Shan visited Nandlal ki Haveli (the Shrinathji temple at Nathdwara) during a family trip to Udaipur, shortly after his return from Germany. “It was my first visit to Nathdwara, and my darshan was almost magical. I was so impressed by what I saw, and so moved by my experience there, that I didn’t even mind the crowds and all the pushing. When I returned to Jaipur, I immediately started painting my first Shrinathji over a sketch that I had already made for a different painting!” exclaims Shan. His first Shrinathji painting was bright and colourful, in complete contrast to the muted watercolours he had made until then. After this incident, depictions of Shrinathji became Shan’s artistic passion, and thus began his magical journey of artistic spirituality, as he decided to become a professional artist.
A Personal and Intimate Connect
Shan Bhatnagar’s art is a constant attempt to capture the deeply moving emotions that he feels on every visit to the Shrinathji temple. “What I do is called Chitra Seva; I try to recreate the darshans that I’ve had, the Holy Glimpses I’ve experienced, as accurately as I can in my paintings” says Shan. He is also inspired by the Haveli Sangeet or worship songs that are part of the Nathdwara temple darshan, and he tries to capture their essence in his paintings.
Shan’s belief in his spiritual connect with Shrinathji is remarkable; he sometimes feels that Shrinathji converses with him at the darshans, guiding his art. And his clients too, respect this deep connect with the Lord. Every time Shan completes and delivers a Pichwai painting to a client, it’s ceremonial for both parties, and many a times, accompanied by unusual incidents. “I recall this one time, when I had to deliver a large 4 feet by 5 feet painting. I got it back from the framer in my car, but the next day, when the client came to pick it up, it just wouldn’t fit in her car, even though it was bigger than mine! A group of men kept trying, but it was only when I attempted, that the artwork actually fit inside. It’s almost like Shrinathji didn’t want to leave me!” shares Shan.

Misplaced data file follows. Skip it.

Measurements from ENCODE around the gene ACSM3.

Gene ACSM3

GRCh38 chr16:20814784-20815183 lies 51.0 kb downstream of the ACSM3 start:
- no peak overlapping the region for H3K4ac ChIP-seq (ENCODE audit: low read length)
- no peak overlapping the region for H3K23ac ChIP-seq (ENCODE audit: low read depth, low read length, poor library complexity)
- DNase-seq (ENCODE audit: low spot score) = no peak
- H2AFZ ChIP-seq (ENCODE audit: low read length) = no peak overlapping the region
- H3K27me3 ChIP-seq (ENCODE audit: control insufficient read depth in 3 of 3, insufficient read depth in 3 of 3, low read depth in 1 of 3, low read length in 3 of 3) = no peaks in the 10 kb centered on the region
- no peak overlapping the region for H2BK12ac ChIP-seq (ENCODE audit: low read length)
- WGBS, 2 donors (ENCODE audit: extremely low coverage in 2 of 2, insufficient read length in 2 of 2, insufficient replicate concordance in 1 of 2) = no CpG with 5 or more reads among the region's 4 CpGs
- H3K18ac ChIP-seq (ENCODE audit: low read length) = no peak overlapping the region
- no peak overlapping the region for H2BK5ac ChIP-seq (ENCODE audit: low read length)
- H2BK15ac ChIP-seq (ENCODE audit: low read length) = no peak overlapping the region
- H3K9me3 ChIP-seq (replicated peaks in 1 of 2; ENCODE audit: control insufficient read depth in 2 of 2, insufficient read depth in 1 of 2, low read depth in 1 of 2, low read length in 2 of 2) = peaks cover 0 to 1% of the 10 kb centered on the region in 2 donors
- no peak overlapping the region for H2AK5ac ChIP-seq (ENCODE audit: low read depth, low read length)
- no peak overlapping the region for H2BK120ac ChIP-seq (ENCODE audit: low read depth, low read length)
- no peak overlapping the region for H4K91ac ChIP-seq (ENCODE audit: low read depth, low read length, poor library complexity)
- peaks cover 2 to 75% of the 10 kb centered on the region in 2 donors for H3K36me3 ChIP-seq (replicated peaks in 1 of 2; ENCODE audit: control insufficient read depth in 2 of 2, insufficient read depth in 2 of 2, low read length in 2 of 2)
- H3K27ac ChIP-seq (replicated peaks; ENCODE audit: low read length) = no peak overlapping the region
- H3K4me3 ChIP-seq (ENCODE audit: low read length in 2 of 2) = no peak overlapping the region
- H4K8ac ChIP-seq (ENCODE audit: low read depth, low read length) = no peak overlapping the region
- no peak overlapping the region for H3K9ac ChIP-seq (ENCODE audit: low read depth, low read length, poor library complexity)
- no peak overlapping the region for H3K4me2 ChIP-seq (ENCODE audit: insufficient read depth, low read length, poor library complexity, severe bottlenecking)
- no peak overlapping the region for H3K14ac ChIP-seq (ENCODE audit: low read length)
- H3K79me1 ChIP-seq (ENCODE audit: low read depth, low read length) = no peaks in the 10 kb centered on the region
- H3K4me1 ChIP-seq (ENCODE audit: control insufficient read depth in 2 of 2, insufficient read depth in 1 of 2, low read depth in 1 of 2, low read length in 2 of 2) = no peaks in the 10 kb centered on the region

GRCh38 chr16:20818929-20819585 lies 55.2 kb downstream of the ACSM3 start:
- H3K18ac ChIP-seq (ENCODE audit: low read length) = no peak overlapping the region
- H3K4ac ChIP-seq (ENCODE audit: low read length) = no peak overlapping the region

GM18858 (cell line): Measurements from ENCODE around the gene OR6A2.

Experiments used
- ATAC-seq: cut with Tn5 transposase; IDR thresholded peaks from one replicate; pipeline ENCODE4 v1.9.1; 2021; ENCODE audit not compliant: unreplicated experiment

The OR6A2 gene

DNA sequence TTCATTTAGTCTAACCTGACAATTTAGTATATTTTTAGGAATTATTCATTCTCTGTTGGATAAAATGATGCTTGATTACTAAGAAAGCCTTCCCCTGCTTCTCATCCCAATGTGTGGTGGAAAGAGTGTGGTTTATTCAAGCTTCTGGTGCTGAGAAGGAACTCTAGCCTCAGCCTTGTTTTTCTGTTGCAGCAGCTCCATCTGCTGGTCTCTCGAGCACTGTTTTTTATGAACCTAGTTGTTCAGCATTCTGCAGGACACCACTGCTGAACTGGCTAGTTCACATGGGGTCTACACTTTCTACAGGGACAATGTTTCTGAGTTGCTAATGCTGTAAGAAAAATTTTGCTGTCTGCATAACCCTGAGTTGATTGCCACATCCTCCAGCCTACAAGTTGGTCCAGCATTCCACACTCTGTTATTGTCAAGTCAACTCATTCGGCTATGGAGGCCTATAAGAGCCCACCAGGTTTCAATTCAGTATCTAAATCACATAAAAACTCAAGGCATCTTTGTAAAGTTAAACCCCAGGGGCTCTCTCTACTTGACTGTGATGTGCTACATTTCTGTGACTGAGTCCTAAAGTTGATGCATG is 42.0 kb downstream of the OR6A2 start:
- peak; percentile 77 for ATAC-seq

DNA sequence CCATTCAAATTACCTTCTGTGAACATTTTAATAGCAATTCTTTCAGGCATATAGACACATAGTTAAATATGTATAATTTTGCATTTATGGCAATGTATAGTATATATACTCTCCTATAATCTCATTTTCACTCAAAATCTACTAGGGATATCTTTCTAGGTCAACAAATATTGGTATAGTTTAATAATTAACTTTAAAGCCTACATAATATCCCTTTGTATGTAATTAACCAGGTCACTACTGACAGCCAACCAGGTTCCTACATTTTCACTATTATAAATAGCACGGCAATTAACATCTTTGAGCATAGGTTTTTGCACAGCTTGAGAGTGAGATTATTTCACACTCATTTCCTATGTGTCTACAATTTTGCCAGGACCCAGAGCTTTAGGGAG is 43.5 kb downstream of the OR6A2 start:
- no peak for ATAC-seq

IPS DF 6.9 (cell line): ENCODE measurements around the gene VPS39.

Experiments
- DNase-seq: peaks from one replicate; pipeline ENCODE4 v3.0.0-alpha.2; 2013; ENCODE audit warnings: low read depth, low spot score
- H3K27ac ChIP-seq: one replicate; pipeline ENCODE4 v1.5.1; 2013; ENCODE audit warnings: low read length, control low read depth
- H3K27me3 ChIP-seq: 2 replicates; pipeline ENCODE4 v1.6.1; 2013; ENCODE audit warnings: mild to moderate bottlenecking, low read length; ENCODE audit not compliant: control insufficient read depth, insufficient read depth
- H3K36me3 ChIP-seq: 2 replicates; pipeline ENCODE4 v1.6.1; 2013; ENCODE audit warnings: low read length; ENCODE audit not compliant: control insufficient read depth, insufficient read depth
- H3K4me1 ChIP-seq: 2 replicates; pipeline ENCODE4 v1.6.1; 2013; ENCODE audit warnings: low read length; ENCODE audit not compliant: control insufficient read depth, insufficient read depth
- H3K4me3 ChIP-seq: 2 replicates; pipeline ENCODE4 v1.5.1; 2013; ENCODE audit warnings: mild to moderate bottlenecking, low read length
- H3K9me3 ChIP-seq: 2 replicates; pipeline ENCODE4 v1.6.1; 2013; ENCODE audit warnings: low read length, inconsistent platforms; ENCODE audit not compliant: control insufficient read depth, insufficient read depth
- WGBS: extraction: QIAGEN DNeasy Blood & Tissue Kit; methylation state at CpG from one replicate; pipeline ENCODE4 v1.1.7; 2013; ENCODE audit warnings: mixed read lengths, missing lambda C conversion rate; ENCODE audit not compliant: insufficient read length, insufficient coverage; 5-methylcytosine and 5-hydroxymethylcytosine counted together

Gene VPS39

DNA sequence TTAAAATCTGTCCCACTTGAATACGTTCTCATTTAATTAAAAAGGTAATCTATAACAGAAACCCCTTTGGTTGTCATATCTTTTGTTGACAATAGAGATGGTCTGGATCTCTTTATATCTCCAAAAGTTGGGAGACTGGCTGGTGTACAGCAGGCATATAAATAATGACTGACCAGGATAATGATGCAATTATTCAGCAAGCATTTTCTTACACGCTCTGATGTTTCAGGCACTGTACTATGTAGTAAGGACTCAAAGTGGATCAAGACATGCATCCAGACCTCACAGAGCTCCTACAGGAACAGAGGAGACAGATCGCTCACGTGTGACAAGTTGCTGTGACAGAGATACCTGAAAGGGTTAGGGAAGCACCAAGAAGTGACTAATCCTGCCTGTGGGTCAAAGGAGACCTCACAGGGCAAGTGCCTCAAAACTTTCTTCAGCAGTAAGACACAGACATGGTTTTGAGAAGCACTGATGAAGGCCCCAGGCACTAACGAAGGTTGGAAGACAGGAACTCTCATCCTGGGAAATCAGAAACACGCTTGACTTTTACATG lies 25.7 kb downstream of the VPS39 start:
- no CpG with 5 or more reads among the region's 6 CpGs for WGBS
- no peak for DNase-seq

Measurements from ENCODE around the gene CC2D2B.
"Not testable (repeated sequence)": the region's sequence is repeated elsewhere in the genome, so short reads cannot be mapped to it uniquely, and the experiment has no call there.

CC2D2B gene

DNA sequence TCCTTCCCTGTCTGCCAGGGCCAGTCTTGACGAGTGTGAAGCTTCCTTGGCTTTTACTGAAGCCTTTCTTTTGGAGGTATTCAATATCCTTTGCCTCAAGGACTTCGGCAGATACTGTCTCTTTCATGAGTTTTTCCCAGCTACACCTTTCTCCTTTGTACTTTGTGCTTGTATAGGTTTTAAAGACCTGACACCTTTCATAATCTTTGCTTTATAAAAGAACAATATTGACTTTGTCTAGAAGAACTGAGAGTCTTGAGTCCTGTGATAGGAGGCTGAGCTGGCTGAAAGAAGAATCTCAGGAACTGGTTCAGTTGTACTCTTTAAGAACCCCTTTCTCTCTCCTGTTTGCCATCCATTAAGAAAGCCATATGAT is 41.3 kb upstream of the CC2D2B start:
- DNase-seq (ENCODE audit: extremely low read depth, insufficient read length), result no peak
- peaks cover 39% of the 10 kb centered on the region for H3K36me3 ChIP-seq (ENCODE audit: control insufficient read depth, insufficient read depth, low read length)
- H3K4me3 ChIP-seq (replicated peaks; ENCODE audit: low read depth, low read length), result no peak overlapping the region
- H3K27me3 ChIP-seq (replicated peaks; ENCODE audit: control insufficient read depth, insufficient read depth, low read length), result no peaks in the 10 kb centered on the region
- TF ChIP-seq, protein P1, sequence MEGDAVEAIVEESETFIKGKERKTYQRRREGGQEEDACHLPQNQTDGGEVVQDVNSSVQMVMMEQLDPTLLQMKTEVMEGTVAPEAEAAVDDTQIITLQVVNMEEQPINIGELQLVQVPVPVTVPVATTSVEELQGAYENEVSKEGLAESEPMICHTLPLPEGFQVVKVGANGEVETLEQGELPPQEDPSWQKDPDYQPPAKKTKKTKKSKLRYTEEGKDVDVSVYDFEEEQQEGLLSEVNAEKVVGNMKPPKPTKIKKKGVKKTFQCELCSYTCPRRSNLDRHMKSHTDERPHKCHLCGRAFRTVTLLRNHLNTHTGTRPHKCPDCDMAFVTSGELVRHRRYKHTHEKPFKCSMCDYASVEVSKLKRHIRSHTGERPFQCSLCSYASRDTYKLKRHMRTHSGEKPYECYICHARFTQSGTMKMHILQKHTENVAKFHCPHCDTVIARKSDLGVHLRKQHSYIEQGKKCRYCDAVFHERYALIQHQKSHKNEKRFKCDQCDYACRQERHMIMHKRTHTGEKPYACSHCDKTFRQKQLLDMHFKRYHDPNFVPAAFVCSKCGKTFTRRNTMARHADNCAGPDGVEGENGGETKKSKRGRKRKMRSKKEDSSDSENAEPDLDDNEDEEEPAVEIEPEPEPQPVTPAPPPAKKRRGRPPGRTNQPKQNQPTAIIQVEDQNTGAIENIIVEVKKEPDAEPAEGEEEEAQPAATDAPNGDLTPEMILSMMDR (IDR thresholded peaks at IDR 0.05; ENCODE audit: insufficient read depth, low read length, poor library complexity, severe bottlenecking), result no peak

Art and Design
Shan’s journey with art also led him to discover another career path for himself - interior designing. “My sense of design is greatly influenced by my art, and I see my spaces as a three-dimensional canvas”, he shares. Having discovered his talent by chance when a friend asked him to design a hotel space, Shan now works professionally on all sorts of interior designing projects from homes to commercial buildings, combining his distinct artistic sensibility, his quintessential Indian aesthetic and his old love for buildings to create art out of spaces. His special touch is always his hand-painted walls!
(Shan Bhatnagar in front of his house in Jaipur, which he designed)
While interior designing continues to be a big part of Shan’s professional life, it’s his calling as a Pichwai artist, that truly defines him. In a style that is distinctive, Shan Bhatnagar has succeeded in marrying his deep spiritual connect to Shrinathji, with his incredible artistic talent and creativity, that results in the creation of exquisite works of art that speak to the soul, while making their presence felt on any wall they adorn.